I took a week off from work last week, and it was nice. We didn’t do a whole lot, other than go to St. Louis for a day, but it was nice to go about my day without the hustle and bustle of actual work. This Monday it was a real chore getting out of bed to go back. Tuesday, believe it or not, was even harder.
Why is it so difficult to get going again after vacation? I have now worked two full shifts and a partial overtime shift since coming back, and am scheduled to work this weekend. But I really really really don’t want to go.
The blog has also suffered a bit this week. I scheduled a bunch of posts for last week while I was off, and still had internet access so could get on and do a little housekeeping. But I did not prepare anything for this week, and honestly haven’t been in the mood to get back into gear. I still have a few books to read and review, but most of my reading is done at work during downtime, so when I’m not at work, I don’t read as much. Thus, no book reviews this week. (There will definitely be at least two next week, though.)
Despite my apathy in working and posting, however, it is nice to receive cards in the mail, and even nicer that they don’t get abused and destroyed when they are left sitting in a mailbin for several days waiting for me to get them. Night Owl Cards sent nine cards from the 2013 Topps Opening Day set to me last week, and they were still in mint condition when I ripped open the package.
I needed six of the cards, and my youngest son didn’t have the other three yet, so all nine are going into binders in the house.
If it’s so difficult for me, a regular guy, to go back to work after just a week off, I wonder how difficult it is for baseball players when they have several months off in the winter?
Also, a reminder that I’m putting together a list of bloggers (and other collectors) to send out occasional PWEs. If you send me your address and favorite team, I’ll add you to the list. I may not send as often as others do, but I really need to get rid of some cards!
I recently sent GCRL a few Dodgers and double play cards, and he sent back a few Reds cards. Three I needed, and one I could never have enough off. The latter first…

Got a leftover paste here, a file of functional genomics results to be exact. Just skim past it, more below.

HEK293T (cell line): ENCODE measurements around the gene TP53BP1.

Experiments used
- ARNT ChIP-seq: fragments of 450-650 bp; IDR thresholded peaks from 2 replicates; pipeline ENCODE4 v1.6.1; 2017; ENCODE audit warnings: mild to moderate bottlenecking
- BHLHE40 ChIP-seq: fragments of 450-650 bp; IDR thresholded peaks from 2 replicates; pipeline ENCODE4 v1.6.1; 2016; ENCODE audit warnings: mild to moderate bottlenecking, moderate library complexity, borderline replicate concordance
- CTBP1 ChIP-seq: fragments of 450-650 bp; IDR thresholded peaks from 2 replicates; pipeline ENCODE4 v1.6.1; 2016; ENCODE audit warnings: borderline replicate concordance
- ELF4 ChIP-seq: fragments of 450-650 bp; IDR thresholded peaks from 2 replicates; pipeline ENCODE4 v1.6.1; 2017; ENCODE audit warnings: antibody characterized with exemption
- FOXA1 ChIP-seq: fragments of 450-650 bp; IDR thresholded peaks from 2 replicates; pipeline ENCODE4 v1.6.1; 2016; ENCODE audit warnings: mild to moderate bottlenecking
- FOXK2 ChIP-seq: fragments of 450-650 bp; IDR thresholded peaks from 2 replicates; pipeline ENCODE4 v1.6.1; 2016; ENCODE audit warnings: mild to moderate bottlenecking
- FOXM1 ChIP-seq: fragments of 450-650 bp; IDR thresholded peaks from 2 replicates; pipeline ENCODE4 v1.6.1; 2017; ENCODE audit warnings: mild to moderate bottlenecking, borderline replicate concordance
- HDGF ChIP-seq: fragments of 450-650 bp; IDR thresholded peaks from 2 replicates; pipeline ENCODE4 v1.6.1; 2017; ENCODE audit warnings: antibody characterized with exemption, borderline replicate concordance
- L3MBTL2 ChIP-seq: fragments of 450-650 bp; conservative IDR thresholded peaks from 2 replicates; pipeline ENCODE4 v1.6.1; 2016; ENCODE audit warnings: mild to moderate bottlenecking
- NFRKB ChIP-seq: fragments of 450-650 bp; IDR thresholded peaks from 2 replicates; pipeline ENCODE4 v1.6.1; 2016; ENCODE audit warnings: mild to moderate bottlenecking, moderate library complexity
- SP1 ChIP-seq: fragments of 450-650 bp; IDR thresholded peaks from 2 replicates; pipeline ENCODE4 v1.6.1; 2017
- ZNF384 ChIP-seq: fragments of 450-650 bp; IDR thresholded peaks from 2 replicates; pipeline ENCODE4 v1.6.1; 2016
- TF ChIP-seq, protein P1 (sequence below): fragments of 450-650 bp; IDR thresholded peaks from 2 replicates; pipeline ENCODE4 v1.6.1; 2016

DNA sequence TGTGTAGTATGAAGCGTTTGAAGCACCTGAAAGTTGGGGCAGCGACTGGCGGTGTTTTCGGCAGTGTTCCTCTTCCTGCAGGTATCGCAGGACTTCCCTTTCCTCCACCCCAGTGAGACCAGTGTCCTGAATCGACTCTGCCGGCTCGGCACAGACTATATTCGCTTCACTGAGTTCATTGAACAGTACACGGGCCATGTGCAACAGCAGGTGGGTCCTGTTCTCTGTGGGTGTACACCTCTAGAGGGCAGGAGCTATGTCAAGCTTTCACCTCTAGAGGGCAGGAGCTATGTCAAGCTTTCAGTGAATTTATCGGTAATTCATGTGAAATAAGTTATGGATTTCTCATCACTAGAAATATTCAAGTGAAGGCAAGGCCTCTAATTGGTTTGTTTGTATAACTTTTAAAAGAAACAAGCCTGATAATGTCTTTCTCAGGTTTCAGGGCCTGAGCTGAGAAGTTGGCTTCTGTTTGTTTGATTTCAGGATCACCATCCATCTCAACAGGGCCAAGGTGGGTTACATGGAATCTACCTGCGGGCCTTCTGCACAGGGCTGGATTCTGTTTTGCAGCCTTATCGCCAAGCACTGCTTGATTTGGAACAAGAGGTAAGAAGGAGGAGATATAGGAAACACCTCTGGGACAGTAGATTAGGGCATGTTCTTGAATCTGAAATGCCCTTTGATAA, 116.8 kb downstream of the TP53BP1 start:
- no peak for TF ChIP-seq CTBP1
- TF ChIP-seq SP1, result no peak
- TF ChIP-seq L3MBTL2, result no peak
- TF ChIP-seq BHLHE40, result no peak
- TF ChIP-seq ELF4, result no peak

1987 Topps Eric Davis. A classic card, a card every kid in Cincinnati owned and wanted more of. Of course, since 1987 Topps was so abundant, it wasn’t difficult to stock up on these puppies. I can just imagine Kal Daniels standing next to Eric the Red, with #44 explaining, “This is a baseball, Kalvoski. If you hit it, they pay you lots of money and the people love you. If you go into a slump, Cincinnati will hate you and demand that you be traded.”
We go next to 1970, and another card crossed off my wantlist…
1970 Topps Al Jackson. The famous (infamous?) 1970 set with all the hatless and black-hatted dudes and hideous gray borders. Seriously, who thought this was a nice design? Jackson didn’t play in 1970; his career ended in 1969 after appearing in 33 games for the Redlegs. He also played for the Pirates, Mets, and Cardinals.
The third card looks like 1972, but is actually 2003…
2003 Topps All-Time Fan Favorites Joe Morgan. These things are getting more and more difficult to keep up with. You can’t just look at the last year of stats on the back anymore; now you have to get out your magnifying glass and find the copyright date. I love retro cards, but maybe Heritage is enough? I don’t know.
Finally, speaking of retro…
2013 Topps Archives Mat Latos (1990 style). I’m a 1990 Topps apologist. I think it is the best looking set of that year (not that the competitors were very good). Sure, it could have been better (check out Uncle Doc’s Redefine the Design post), but I liked it back then and I still like it today. I like the color coordination on Latos’ card with the red border. That was probably the thing that bugged me the most. Chris Sabo shouldn’t be on a purple-bordered card. He just shouldn’t.
All in all great selection of cards. Thanks Jim!
Mat Latos looks good in red, doesn’t he?
Many years ago (about a decade), before my bloggin’ days, I did a “fan pack challenge” of sorts. I didn’t keep track of everything I received, and I didn’t share my successes and failures with like-minded memorabilia geeks. But I do remember receiving an awesome package from the Padres which included a t-shirt. YES, A FREE T-SHIRT!
How times have changed. This year, I got one pocket schedule from the Friars. I’m not complaining, though, because that’s more than they sent two years ago.
Oh, they also sent a PDF file to my e-mail which they called a “fan pack.” Should I give them an “other stuff” point for that? Nah…
Here’s their score:
The inclusion of pocket schedule(s) = 1 points (featuring Mat Latos)
Stickers = 0
Baseball cards = 0
High-quality promotional items = 0
Other stuff = 0
Timeliness = 10 points
TOTAL SCORE = 11 POINTS